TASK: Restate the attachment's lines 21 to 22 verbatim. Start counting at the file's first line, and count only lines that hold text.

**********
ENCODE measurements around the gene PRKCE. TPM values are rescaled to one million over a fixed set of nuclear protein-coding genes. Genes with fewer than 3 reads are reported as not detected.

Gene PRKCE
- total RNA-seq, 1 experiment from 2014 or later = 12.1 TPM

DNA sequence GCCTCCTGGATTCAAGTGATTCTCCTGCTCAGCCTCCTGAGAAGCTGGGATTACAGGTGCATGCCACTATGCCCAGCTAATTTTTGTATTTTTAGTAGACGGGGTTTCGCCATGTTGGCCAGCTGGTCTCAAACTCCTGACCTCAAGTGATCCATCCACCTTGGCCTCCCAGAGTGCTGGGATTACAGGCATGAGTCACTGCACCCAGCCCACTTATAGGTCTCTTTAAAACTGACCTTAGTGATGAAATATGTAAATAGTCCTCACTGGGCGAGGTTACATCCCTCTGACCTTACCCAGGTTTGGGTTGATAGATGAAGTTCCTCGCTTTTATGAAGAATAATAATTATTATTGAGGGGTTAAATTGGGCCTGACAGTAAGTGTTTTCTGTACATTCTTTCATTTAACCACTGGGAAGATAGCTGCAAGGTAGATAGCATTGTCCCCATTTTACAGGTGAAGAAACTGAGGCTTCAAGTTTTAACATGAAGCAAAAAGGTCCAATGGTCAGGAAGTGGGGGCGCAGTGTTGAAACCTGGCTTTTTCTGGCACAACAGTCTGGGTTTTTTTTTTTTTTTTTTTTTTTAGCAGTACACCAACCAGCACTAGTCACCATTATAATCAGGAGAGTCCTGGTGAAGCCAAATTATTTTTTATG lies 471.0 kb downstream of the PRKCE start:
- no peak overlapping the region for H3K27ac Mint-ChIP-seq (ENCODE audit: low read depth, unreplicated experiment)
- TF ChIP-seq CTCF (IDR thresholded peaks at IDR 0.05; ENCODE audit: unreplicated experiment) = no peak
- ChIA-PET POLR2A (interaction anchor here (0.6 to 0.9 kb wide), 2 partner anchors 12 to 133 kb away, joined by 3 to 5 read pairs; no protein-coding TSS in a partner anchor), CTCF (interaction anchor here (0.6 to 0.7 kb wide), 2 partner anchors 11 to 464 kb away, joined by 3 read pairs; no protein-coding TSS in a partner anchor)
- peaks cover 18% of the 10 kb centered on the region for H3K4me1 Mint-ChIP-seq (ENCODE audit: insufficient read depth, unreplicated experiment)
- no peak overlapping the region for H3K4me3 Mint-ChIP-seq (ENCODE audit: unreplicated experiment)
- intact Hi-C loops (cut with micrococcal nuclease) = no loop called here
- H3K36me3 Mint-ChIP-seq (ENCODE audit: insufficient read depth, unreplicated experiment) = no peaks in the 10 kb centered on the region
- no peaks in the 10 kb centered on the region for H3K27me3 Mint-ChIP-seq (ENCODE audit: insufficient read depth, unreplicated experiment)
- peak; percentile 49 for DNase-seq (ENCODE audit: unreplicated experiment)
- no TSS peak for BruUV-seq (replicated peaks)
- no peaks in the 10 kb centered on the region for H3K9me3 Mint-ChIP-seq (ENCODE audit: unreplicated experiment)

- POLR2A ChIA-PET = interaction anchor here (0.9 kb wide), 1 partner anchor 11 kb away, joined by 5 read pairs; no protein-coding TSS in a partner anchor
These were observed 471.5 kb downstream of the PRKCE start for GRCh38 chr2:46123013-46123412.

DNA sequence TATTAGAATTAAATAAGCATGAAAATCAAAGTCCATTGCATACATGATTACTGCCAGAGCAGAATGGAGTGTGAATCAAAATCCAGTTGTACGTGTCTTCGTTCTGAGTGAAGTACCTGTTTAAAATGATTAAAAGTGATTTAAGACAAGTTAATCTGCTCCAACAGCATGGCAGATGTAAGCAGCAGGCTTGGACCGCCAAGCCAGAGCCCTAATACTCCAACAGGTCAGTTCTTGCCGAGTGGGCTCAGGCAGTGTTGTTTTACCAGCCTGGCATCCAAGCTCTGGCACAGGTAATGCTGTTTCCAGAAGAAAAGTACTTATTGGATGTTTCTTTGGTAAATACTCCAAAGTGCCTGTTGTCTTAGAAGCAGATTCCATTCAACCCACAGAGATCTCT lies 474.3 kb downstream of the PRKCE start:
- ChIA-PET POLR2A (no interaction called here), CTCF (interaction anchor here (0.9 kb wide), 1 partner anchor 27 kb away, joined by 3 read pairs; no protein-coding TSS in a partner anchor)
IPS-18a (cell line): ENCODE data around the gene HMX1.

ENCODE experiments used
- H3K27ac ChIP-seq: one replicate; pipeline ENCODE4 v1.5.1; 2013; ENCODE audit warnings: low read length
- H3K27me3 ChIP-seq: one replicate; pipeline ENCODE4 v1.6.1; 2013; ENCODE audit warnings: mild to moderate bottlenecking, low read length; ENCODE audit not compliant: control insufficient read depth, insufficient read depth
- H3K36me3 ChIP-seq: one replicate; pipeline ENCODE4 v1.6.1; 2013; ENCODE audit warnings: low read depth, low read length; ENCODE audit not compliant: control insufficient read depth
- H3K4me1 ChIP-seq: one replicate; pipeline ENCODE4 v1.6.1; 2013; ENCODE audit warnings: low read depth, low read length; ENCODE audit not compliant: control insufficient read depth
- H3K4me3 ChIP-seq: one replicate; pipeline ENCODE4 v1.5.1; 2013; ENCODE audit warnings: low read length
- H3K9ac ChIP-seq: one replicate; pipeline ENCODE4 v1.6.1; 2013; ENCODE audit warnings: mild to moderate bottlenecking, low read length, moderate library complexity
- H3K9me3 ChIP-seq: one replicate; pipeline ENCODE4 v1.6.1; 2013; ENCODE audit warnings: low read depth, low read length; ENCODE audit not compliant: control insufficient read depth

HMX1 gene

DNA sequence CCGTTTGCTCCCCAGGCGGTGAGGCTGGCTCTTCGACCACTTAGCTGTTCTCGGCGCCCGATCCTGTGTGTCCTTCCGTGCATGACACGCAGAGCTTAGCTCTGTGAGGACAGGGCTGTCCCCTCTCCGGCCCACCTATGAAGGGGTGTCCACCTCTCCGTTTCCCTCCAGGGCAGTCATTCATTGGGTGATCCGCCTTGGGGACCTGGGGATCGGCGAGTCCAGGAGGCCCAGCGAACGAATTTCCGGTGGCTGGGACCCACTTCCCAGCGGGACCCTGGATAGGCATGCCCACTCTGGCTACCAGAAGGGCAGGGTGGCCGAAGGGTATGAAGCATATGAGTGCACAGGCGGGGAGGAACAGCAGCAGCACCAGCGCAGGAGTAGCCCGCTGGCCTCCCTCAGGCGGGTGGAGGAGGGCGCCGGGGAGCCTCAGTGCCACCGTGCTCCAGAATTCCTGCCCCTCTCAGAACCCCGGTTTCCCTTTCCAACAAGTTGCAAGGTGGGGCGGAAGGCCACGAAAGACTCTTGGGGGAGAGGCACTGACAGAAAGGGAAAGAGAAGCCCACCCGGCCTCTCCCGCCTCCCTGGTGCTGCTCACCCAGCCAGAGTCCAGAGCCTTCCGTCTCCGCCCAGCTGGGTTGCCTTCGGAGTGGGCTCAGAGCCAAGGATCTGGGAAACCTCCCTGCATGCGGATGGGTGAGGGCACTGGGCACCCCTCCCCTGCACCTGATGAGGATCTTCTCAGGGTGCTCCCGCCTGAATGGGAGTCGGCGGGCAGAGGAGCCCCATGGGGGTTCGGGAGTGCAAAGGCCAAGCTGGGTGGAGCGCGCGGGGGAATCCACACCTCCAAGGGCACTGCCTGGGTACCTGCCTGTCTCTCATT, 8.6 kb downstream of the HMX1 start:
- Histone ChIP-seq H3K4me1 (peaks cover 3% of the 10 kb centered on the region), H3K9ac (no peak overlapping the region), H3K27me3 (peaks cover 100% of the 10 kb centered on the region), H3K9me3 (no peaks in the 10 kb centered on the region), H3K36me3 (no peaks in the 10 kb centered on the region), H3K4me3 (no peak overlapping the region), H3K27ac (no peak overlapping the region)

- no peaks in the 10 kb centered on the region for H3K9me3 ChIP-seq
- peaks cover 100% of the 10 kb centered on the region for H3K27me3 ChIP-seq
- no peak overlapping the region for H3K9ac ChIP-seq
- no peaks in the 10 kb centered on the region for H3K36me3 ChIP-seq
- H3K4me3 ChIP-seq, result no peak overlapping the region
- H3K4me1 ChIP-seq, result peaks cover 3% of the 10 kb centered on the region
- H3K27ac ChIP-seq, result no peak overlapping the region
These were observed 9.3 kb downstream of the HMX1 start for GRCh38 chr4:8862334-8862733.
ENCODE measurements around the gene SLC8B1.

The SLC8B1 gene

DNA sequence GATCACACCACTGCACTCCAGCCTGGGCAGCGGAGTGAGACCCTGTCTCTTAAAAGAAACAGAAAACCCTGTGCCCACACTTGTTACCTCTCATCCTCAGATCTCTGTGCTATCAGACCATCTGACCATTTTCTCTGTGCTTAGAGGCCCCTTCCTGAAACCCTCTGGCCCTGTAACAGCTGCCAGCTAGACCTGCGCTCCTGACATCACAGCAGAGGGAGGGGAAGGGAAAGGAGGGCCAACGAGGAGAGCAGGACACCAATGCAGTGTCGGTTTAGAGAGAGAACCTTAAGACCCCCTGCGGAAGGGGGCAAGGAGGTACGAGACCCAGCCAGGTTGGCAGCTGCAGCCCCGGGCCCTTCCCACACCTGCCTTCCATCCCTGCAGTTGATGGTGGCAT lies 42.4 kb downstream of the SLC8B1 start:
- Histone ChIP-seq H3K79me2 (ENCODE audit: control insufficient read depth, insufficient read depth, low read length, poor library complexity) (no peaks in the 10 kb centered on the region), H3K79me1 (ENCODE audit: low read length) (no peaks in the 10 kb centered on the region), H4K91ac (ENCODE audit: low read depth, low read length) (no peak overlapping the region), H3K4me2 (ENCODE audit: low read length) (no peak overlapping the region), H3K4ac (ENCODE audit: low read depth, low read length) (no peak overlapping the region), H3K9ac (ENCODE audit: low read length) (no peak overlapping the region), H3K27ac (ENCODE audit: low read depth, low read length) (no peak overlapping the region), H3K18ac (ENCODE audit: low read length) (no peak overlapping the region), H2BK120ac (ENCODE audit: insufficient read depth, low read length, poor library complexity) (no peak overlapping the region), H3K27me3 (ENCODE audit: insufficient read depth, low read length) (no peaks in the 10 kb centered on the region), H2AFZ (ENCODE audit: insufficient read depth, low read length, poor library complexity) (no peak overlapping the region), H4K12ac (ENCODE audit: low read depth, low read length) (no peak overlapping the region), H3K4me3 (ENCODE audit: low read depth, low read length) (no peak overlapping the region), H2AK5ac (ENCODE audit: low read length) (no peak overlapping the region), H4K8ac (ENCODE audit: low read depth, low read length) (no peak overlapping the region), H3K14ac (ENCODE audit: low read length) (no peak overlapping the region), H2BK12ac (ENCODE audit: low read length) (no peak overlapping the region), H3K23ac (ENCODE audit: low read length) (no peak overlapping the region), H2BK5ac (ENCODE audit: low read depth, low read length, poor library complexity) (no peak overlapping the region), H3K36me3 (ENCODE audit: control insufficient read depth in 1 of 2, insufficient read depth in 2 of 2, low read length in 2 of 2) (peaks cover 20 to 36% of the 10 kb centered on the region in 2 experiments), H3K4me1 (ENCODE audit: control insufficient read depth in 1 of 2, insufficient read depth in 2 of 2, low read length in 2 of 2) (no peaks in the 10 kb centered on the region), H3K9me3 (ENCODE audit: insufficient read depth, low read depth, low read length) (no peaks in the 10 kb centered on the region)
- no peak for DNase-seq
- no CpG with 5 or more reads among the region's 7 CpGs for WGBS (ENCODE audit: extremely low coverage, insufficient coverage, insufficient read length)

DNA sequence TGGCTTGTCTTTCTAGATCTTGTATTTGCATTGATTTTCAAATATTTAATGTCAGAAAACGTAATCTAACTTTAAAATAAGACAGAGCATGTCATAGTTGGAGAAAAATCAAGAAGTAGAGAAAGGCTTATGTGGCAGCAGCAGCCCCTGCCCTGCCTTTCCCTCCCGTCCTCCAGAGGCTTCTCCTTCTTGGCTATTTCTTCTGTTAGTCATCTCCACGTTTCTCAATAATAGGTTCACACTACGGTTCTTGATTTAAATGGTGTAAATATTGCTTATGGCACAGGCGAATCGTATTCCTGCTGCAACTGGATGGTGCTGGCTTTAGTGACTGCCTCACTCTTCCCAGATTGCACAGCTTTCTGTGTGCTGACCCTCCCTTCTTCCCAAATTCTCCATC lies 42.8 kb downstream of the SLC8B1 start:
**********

ENCODE experiments used
- H3K27ac ChIP-seq: one replicate; pipeline ENCODE4 v1.5.1; 2013; ENCODE audit warnings: low read length